This feature originally ran in The Herald Newspaper (Scotland) on April 3, 2015.
If you’re ogling the cover of Errors’ ace new album, Lease of Life, look sharp. At first glance, the sleeve appears to be a photo of lush potted ivy or some-such, but closer inspection reveals it as an entirely computer-generated image. Such uncanny ambiguity defines the Glasgow electro-prog trio’s fourth long-player.
Its capricious (yet cohesive) sonic palette is at once familiar and unsettling, as it journeys from the ghosts of pipe bands and ancient folk through Vangelis, Caribou, 808 State, Tangerine Dream and Merry Christmas Mr Lawrence. The album’s themes are similarly vivid yet uncertain: its dreamy kosmische-disco songs insinuate post-apocalyptic alien rule, information overload and cannibalism. But they might just be about human contact.
“The idea of not quite knowing what something is – if it’s real or synthetic – has always interested us,” says the band’s co-founder and co-songwriter Steev Livingstone. “We wanted the Lease of Life artwork to be hyper-real, so you can’t tell the difference, unless you really study it. And we think about that a lot with our music too. We used a lot of synthesised organic sounds – string sounds, choir sounds – and we wanted to play around with the idea of what’s real, and what isn’t, while also trying to come across as more organic.”
True to this, Lease of Life is created by technology and preoccupied by cyber-anxiety, yet rooted in a rural utopia: much of the album was written and recorded on the Isle of Jura. And the record contains, amid myriad surprises, synthesisers that elicit bagpipes (or vice versa) on the title track. “Oh yeah, I know the sound you mean,” says Livingstone with a laugh. “We’ve actually been accused of the bagpipe thing before. The last track on our last album [2012’s Scottish Album of the Year Award-nominated Have Some Faith In Magic] has got a bit of that going on.
“I think it’s partly because we use a pentatonic scale, which can sound kind of Scottish,” he continues. (It’s also a favoured musical mode of their Rock Action label bosses, Mogwai). “We use it because it’s a really easy scale to write with – you can play anything and it sounds good, basically – but I’d also been thinking about bagpipes in terms of world music instruments. I think other tracks like New Winged Fire were tapping into that kind of world music thing too, and ideas of Indian music,” he says. You can even discern some far-flung disco panpipes on the latter track. But it might just be a tech-illusion.
There are some entities on the new album which are, however, undoubtedly real – namely, voices, choirs, and saxophones. Livingstone’s own voice has increasingly come to light since the band formed in 2004, and the album also features Oliva Bek (Magic Eye, who also starred on their Relics mini-LP) and Cecilia Stamp, whom Livingstone asked to contribute after hearing her sing on karaoke.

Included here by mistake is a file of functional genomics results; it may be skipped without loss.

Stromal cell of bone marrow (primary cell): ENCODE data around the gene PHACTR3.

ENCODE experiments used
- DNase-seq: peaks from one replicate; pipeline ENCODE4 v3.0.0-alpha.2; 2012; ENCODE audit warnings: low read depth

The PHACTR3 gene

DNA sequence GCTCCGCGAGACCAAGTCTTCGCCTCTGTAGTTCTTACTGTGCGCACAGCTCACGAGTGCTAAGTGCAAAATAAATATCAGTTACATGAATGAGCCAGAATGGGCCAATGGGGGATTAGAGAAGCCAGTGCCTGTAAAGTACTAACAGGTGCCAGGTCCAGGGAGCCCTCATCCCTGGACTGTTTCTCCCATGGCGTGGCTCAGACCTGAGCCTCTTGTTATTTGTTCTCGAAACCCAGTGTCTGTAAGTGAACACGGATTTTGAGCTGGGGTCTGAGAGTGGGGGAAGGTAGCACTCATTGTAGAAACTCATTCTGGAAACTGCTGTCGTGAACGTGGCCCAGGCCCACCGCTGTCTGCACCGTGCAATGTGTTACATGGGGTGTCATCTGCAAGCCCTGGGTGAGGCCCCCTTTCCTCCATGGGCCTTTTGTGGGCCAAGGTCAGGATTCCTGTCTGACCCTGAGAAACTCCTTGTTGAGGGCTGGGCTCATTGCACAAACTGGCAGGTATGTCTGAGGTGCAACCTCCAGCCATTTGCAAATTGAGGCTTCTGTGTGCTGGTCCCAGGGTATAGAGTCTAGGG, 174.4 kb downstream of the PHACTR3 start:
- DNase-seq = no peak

The saxophone and choir meanwhile, give the album a sense of celebration. Livingstone nods. “I think we felt like it was make or break time a bit with this record. We’ve been doing this long enough, and the only people who can make these things happen are me and Simon [Ward; they’re joined in the band by James Hamilton]. So we did what we really wanted this time. And we wanted a saxophone.”
The saxophone wields an extraordinary power in electronic music – it’s loud, and brash, and alien – but it can work wonders, as it does on ecstatic electro-pop aria Genuflection. “Yeah, but there’s a really fine line with that sort of thing,” Livingsone offers. “For a lot of people, the saxophone comes with cheesy Kenny G references. When it enters into our record for first time, it comes as a shock or a surprise to people, which obviously I didn’t consider because it was always in my head as a saxophone part.”
Did he always envisage a choir for the album’s epic techno-gospel swansong, Through The Knowledge Of Those Who Observe Us? “Oh yeah, that was never just going to be 20 versions of my voice,” he says. “The Glad Community choir was amazing. There’s such a range of ages and voices, male and female. I was deliberately referencing religious music with the choir, and the euphoria that comes with that. I’m not a religious person, but I’m definitely interested in a group of people singing together. I think there’s something pretty powerful about that.”
The gospel and religious allusions echo the notion of rave culture as secular spiritualism – of ecstasy, worship and communion on the dance-floor – too. “Actually, I hadn’t even considered that, but absolutely – that’s what I’m going to say it means from now on,” Livingstone laughs.
“I suppose the thing is, in the past we’ve held back on doing things, like the choir and the saxophone. This time, we decided we’d actually make the record we wanted to make,” he says. It sounds like the real thing.